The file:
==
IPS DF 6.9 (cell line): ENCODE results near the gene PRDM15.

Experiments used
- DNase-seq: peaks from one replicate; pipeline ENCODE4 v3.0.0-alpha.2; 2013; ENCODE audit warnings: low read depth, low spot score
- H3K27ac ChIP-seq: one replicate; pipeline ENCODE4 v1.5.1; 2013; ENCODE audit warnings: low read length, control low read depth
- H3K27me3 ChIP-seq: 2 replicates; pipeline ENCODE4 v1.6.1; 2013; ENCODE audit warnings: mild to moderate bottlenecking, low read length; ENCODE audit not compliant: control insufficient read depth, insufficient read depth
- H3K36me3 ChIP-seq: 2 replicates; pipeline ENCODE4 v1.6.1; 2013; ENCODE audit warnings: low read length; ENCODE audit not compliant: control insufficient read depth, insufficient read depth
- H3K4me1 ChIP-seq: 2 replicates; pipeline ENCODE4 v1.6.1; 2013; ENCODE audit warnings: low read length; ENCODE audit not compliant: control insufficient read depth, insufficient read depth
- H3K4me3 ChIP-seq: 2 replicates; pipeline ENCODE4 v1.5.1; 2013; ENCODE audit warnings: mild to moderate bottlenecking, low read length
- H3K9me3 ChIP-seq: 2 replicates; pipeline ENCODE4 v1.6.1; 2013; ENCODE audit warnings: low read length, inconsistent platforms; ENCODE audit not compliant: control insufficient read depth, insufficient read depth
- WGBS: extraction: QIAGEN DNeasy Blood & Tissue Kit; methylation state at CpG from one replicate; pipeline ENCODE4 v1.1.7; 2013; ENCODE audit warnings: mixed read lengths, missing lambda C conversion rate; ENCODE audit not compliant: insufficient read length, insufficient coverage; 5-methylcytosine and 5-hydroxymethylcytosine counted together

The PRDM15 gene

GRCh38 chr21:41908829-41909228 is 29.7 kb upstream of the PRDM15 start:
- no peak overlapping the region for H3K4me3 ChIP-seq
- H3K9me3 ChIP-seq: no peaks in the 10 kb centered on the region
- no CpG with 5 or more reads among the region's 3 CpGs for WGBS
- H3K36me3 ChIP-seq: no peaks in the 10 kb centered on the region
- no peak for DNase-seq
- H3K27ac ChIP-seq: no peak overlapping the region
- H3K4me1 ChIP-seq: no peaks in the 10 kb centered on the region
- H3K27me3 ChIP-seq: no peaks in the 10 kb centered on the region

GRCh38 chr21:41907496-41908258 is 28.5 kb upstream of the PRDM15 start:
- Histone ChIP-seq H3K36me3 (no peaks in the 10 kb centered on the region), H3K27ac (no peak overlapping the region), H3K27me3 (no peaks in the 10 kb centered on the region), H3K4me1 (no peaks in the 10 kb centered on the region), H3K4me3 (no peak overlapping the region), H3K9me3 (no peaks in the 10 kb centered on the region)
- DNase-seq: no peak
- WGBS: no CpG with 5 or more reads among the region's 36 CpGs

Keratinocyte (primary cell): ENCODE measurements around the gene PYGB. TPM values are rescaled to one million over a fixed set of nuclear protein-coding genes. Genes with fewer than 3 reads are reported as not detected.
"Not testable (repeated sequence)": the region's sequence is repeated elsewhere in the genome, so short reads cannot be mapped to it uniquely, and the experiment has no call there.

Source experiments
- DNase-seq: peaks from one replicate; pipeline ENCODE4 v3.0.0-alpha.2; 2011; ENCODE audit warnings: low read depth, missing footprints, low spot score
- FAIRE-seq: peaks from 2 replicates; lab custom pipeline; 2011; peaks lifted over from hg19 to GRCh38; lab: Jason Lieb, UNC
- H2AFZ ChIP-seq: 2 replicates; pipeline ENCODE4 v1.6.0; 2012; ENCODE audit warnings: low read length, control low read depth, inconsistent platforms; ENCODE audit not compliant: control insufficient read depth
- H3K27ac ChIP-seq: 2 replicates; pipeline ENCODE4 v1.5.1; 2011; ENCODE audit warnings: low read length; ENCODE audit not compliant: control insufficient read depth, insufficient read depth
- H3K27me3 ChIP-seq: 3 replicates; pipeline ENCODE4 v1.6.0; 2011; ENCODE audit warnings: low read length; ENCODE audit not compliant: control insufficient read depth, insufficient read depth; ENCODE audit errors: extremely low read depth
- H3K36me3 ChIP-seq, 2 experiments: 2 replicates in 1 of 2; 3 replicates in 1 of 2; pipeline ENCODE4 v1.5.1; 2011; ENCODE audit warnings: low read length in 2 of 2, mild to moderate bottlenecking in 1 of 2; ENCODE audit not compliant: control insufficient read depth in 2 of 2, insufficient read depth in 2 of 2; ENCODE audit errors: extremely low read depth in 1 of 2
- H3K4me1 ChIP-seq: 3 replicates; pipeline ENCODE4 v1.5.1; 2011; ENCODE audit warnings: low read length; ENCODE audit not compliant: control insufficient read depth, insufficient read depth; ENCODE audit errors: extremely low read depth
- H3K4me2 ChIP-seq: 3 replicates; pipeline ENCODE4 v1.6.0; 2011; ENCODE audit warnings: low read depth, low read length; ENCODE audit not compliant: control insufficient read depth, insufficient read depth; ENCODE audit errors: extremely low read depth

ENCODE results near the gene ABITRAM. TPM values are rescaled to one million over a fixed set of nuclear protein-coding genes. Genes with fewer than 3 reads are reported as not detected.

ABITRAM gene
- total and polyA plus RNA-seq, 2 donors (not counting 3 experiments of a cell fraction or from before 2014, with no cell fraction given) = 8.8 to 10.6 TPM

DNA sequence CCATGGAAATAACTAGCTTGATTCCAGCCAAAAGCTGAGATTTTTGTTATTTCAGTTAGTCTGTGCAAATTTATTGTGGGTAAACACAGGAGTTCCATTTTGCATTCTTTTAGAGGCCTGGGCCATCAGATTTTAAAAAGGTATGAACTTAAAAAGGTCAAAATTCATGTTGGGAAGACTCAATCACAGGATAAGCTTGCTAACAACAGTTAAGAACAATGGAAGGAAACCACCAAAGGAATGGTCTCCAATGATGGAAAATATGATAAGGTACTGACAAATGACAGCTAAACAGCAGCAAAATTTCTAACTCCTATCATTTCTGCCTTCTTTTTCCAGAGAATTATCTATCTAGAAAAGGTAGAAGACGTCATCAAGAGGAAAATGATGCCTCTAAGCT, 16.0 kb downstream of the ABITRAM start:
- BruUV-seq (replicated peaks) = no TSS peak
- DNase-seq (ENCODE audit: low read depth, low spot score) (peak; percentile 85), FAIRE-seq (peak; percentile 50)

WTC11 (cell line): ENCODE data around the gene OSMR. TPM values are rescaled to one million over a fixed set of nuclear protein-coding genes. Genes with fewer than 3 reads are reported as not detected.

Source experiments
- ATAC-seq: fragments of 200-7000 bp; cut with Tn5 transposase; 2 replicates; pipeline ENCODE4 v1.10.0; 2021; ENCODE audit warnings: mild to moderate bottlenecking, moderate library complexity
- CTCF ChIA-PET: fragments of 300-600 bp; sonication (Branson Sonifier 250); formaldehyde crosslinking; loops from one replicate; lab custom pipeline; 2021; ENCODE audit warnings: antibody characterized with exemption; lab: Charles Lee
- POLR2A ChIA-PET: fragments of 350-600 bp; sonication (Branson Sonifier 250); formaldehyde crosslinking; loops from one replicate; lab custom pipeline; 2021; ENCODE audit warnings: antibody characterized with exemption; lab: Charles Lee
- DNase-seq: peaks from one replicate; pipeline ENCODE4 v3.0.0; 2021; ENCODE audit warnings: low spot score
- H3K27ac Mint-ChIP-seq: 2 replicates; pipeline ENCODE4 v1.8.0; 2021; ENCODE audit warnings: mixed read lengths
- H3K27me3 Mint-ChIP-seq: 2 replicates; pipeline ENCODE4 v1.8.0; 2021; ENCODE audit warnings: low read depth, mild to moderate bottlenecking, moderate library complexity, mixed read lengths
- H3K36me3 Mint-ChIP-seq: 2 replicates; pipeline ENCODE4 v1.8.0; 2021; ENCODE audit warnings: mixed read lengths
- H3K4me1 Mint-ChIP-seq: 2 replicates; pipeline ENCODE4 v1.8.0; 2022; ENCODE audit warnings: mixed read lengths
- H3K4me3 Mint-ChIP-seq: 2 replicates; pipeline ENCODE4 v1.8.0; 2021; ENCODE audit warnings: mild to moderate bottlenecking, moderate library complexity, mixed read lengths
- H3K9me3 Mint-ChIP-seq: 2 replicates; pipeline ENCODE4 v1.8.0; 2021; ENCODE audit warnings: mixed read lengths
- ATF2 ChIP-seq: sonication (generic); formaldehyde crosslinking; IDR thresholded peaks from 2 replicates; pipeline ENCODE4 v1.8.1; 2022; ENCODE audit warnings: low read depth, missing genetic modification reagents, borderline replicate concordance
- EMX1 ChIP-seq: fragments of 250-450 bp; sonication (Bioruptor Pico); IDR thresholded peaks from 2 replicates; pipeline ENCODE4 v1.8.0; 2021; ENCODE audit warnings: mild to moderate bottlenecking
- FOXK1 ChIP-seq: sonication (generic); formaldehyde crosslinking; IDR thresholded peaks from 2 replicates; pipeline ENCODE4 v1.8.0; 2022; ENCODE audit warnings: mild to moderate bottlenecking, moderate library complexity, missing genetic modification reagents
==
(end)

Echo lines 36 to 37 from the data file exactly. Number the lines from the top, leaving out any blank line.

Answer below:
ENCODE results near the gene ABITRAM. TPM values are rescaled to one million over a fixed set of nuclear protein-coding genes. Genes with fewer than 3 reads are reported as not detected.

ABITRAM gene